They are a staple in any fashion-conscious woman's wardrobe, coming in a rainbow of colours and shades, giving them the power to transcend the seasons.
Taking the place of the 70s flare, or the 90s bootleg cut, skinnies are the iconic jean of the noughties.
A study warns trousers that are too tight can cause health problems, triggering 'compartment syndrome', causing damage to the nerves and muscles in the legs.
OUT OF SIGHT, OUT OF MIND - SKINNY JEANS HIDE THE FAT
Ms Margo told MailOnline: 'Skinny jeans feel good and look great and I am as addicted to them as anyone, but there is a downside.
‘They hold in and support the quadriceps (thigh muscles), buttocks and core muscles in your tummy, and do the job the muscles are supposed to do.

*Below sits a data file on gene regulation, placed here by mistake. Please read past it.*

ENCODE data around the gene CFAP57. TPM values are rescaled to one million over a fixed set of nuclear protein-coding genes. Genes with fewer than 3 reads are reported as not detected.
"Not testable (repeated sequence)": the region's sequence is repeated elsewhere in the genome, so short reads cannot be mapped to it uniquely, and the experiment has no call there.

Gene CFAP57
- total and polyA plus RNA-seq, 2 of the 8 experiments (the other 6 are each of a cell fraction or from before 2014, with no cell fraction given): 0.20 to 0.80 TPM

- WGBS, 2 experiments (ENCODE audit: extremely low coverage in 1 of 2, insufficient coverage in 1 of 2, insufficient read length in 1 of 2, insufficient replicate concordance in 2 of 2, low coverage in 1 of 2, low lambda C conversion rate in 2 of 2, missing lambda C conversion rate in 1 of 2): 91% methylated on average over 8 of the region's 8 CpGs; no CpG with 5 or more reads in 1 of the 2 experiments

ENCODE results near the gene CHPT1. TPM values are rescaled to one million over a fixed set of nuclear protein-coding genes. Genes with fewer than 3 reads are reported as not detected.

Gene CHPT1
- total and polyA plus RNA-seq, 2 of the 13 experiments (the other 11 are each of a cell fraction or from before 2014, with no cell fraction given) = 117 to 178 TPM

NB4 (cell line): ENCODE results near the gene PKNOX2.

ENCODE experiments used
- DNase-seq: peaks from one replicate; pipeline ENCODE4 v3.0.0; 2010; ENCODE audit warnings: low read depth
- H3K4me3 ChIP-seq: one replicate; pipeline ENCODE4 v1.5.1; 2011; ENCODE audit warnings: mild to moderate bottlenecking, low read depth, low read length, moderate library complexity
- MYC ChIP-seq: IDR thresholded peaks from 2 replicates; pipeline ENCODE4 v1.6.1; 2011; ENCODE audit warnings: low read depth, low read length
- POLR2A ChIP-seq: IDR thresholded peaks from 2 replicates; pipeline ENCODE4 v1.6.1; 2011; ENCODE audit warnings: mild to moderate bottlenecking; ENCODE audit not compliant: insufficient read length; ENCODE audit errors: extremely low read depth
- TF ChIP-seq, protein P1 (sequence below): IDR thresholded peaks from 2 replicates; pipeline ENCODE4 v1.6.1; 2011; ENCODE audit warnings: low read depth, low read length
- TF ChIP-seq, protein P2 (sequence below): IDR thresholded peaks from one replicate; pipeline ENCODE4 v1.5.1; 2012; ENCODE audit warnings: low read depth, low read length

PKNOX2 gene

‘As a result, the muscles are allowed to relax and switch off, so when we reveal our bodies for the first time as summer approaches, they are not as svelte or firm as they otherwise would be.’
THEY TRIGGER A BUILD-UP OF PRESSURE
Skinny jeans are particularly tight around the stomach, hips, knees and ankles, causing a build up of pressure in these areas, if they are worn for a long time, Ms Margo noted.
'If you do a lot of squatting over a prolonged period of time in skinny jeans, there is therefore an increased risk of damaging the muscles and nerves in the leg, known as compartment syndrome.
ARE SKINNY JEANS AS BAD AS SITTING?
'Standing up you burn 0.7 per cent more calories per minute than you do sitting.
'So, the message is it is vitally important to keep moving, especially if you're wearing your skinny jeans.'
'It's that out of sight, out of mind mentality - if you can't see your legs changing shape, you won't realise the gravity of the situation.
'It can make you feel good, and as a result you are less likely to then have the motivation to go to the gym or exercise. It's a vicious circle.'